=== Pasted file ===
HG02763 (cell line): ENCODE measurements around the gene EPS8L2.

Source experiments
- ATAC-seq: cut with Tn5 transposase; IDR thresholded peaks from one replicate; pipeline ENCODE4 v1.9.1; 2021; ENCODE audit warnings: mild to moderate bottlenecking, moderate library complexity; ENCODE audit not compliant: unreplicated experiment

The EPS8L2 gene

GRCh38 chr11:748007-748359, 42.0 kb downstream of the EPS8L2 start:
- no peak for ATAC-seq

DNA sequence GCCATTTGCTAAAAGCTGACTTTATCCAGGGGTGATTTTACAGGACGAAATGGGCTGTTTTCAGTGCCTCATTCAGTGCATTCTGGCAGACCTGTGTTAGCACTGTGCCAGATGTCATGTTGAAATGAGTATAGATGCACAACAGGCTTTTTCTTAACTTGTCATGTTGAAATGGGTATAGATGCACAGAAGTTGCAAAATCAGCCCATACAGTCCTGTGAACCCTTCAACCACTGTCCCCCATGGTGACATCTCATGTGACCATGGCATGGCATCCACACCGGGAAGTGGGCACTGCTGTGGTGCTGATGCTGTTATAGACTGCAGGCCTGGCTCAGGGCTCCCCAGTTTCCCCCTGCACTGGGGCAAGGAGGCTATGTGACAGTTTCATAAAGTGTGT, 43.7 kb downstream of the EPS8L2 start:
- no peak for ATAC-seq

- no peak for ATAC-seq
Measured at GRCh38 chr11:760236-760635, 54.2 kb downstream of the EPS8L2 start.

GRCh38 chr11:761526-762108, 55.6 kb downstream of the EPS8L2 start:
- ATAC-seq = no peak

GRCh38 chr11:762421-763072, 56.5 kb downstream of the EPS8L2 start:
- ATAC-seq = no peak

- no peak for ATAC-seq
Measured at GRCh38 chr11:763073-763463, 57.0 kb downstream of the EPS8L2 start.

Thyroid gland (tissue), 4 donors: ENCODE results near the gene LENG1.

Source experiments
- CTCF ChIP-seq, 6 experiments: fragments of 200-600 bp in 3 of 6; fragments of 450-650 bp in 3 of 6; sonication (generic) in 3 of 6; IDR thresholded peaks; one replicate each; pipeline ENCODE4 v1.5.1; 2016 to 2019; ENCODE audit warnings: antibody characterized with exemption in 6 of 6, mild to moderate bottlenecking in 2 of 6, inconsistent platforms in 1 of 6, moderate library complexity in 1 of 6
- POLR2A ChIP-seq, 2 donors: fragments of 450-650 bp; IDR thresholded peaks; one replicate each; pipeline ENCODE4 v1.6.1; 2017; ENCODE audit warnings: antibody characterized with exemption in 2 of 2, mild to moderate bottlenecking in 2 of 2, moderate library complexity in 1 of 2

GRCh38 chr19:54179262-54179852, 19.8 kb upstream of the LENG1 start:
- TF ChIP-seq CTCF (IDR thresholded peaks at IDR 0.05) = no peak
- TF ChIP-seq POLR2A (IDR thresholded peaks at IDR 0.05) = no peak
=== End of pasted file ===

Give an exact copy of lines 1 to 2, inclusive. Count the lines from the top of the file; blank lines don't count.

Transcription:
HG02763 (cell line): ENCODE measurements around the gene EPS8L2.

Source experiments